Cerebral arteriolar responses to NMDA are suppressed by oxygen radicals produced during reoxygenation following short-term arterial hypoxia (Stroke 27:1634, 1996). However, vascular responses to NMDA during hypoxia have not been examined. We tested the hypotheses that bioactive substances released during hypoxia or hypoxia alone would reduce NMDA-induced arteriolar dilation. Pial arteriolar diameter was determined in anesthetized piglets via intravital microscopy. Baseline arteriolar diameters were ∼ 100 μm. Topical application of NMDA at concentrations of 10-5, 5×10-5 and 10-4 mol/l resulted in dose-dependent vasodilation (9±2%, 19±2% and 30±2% above baseline, respectively, n=20). NMDA-induced vasodilation was not modified after application of sodium nitroprusside (SNP, 10-5 mol/l) or when SNP (10-7 mol/l) was coapplied with NMDA (n=6). Coapplication of adenosine (10-6 mol/l) attenuated NMDA responses (31±5% vs 20±3% dilation, n=7). Administration of theophylline (20 mg/kg, iv.) had no effect on NMDA-dependent vasodilation but blocked dilation to hypoxia (inhalation of 7.5% O2). NMDA responses were completely abolished during hypoxia (28±2% vs 2±1%, respectively to 10-4 mol/l, n=7). However, SNP still dilated pial arterioles. We conclude, that hypoxia has direct and indirect effect on NMDA induced vasodilation.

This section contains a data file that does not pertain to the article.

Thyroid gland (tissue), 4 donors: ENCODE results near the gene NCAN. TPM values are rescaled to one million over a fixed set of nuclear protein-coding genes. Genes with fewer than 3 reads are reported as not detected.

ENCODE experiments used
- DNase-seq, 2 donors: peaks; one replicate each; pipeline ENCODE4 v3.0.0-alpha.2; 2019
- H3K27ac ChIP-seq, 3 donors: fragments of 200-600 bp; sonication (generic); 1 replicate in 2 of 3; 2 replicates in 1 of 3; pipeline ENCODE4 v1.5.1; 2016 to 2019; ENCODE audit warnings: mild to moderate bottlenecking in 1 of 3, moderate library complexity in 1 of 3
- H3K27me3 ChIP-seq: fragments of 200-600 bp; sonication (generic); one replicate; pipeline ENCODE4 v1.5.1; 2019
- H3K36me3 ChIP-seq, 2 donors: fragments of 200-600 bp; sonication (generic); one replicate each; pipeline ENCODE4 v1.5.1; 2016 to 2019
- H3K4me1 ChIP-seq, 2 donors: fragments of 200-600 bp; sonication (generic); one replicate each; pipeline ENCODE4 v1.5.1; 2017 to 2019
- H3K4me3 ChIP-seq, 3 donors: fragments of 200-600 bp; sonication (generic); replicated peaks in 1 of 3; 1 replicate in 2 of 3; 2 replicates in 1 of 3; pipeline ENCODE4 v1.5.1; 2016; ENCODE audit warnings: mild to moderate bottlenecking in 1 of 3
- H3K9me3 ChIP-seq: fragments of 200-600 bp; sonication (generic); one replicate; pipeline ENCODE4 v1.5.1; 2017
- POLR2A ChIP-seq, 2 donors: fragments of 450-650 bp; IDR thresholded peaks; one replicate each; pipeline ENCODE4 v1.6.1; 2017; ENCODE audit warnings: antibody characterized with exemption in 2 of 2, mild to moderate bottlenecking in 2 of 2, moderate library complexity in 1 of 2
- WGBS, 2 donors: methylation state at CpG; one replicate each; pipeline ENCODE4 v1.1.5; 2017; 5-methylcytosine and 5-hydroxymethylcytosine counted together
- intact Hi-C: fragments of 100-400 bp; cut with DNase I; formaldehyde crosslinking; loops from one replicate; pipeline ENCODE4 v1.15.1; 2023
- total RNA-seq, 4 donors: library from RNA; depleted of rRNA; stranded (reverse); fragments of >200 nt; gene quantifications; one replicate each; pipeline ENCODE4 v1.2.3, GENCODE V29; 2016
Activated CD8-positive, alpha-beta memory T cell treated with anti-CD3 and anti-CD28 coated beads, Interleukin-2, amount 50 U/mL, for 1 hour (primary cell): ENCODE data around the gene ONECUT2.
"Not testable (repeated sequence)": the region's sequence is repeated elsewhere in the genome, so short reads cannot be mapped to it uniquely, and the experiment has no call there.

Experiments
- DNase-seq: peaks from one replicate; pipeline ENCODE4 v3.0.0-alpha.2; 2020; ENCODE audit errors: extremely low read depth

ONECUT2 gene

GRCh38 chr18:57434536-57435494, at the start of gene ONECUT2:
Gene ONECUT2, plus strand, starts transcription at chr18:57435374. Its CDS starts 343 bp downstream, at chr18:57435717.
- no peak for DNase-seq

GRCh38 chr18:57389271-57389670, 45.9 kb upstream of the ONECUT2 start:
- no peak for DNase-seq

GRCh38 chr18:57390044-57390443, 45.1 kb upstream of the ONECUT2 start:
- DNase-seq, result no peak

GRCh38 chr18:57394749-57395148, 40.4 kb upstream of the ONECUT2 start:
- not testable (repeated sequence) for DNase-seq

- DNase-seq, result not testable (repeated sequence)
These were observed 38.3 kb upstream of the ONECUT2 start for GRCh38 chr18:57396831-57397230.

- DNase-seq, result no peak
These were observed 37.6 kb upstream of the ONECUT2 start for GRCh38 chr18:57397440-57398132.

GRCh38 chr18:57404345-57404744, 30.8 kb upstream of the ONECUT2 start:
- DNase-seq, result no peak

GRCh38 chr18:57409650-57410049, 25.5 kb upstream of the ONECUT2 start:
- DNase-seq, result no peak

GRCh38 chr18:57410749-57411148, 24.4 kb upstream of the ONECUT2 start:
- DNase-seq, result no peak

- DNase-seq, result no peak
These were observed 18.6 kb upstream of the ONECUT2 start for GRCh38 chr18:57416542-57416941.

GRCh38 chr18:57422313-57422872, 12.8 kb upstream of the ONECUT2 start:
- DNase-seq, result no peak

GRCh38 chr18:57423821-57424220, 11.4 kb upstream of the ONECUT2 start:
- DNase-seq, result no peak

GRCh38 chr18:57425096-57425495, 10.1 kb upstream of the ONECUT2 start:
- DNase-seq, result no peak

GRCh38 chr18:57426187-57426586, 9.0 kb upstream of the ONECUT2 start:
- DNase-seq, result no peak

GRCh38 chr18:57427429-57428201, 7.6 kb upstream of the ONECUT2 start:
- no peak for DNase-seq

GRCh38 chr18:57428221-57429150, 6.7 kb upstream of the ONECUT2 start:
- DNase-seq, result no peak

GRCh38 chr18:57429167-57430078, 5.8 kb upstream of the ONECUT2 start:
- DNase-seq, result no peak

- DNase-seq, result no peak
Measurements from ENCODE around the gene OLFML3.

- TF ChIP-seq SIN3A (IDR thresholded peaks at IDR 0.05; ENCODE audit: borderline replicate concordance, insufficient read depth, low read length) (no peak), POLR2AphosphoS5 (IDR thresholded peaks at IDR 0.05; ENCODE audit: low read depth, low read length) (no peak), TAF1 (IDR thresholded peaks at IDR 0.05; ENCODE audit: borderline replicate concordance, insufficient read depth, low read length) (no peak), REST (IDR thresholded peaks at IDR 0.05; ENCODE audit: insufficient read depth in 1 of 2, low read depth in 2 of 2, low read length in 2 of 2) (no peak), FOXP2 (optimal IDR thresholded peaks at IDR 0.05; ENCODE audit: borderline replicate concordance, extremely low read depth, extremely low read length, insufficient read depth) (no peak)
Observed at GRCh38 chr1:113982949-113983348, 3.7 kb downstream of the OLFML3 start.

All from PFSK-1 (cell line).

|Publication status||Published - Dec 1 1997|
ASJC Scopus subject areas
- Molecular Biology